Geological and Engineering Thinking in the Gulf Coast of Texas and Louisiana - Past, Present, and Future
- Michel T. Halbouty (Petroleum Consultant)
- Document ID
- Society of Petroleum Engineers
- Journal of Petroleum Technology
- Publication Date
- May 1957
- Document Type
- Journal Paper
- 19 - 20
- 1957. Original copyright American Institute of Mining, Metallurgical, and Petroleum Engineers, Inc. Copyright has expired.
- 2.4.3 Sand/Solids Control, 1.6 Drilling Operations
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To understand the present situation and the future possibilities of the Gulf Coastal province, it is important to go back to New Year's Day, 1901, and review the status of world production and the extent of the application of science to the finding of oil.
The world's annual production was about 138 million bbl. Russia was the leading oil producing nation with an annual output of 68 million bbl. Of the 58 million bbl being produced in the United States, 92 per cent, or 53 million, was from the so-called "oil region" of Ohio, West Virginia, Pennsylvania, Indiana and New York. Four million, or 6 per cent, was from California, and the remaining 1 million, or 2 per cent, was produced in Texas, solely from the Corsicana field.
Learned men, and the big-time operators of that day paid little attention to new oil possibilities of other areas. When a new field, such as that in Corsicana, was found, it disturbed the thinking of the young industry. Corsicana was not very exciting to producers because the average production per well was about that of the wells in the other fields in the country. As far as the Gulf Coast was concerned, the best brains in the business said that the area would never produce any oil whatsoever, that the unconsolidated sands underlying the Coast area could have no oil, and that the region as a whole was unworthy of testing with the drill.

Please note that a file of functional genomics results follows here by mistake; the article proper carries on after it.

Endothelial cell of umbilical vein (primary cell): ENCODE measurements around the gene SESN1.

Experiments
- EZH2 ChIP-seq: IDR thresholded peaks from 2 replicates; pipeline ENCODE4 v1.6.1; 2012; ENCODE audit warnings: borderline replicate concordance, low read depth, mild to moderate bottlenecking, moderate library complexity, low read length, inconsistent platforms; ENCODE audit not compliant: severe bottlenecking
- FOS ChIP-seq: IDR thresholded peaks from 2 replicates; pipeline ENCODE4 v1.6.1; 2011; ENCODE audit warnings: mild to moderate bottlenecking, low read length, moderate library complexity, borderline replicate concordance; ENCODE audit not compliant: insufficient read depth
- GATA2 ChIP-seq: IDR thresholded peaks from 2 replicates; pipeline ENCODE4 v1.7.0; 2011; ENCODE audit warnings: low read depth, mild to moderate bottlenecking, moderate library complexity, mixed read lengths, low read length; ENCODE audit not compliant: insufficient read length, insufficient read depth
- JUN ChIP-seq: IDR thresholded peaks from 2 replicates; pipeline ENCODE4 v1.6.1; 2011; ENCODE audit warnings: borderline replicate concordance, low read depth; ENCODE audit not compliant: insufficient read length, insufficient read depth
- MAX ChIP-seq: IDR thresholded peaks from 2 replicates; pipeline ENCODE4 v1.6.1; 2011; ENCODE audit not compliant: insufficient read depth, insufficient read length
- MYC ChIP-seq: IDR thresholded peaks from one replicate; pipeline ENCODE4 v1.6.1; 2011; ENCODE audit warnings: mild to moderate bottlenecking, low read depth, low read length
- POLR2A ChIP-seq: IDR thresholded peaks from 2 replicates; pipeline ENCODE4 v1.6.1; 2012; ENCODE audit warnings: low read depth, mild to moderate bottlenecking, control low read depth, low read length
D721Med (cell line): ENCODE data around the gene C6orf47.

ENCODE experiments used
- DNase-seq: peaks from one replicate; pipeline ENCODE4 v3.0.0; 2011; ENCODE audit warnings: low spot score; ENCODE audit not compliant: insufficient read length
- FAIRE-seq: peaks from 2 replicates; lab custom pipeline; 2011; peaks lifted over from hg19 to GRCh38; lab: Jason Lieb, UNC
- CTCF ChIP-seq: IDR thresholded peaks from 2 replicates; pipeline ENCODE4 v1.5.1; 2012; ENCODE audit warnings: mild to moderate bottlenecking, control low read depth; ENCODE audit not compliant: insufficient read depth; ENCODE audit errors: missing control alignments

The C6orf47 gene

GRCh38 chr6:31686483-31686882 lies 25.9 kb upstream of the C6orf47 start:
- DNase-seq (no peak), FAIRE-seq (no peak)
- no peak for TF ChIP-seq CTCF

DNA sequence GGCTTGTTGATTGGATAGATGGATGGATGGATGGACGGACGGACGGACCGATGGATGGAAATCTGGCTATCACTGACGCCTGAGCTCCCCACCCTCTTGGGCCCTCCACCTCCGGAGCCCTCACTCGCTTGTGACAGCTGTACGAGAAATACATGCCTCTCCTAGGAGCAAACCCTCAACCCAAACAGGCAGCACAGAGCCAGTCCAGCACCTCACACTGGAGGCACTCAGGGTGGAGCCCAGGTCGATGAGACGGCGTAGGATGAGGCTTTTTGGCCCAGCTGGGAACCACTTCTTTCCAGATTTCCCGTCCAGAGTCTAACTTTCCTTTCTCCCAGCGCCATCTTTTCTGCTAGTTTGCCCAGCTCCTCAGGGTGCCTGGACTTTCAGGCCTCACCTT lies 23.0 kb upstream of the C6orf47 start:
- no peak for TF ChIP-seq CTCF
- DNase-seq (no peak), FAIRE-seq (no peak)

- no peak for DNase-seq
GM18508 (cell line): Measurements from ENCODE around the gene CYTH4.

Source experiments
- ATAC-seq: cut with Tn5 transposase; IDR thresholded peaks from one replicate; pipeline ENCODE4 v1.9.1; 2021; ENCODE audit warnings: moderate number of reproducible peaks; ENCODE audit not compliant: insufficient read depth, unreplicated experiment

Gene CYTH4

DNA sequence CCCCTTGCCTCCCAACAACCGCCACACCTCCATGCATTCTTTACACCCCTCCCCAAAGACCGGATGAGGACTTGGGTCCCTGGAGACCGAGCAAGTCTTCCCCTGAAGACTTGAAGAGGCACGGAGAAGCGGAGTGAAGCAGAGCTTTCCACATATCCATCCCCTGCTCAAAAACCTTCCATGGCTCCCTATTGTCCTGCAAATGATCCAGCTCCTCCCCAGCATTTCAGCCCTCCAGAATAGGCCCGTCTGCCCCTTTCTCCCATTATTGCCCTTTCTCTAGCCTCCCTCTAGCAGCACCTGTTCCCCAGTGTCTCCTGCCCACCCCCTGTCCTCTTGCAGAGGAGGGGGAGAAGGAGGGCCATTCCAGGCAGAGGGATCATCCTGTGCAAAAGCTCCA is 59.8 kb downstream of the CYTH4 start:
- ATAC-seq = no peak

The Spindletop Discovery
That was the setting on New Year's Day, 1901. Then suddenly, like the cascade of a torrential flash flood, 10 days later at 10:30 a.m. the discovery of Spindletop changed the thinking of man the world over. It completely revolutionized industrial engineering and gave birth to the liquid fuel age. This significant discovery made a revolutionary impact on the entire world. It made the United States the foremost oil producing nation overnight. It was to catapult the United States into the position of first world power, although it would take a few years and a world war to bring about the full realization of that fact.
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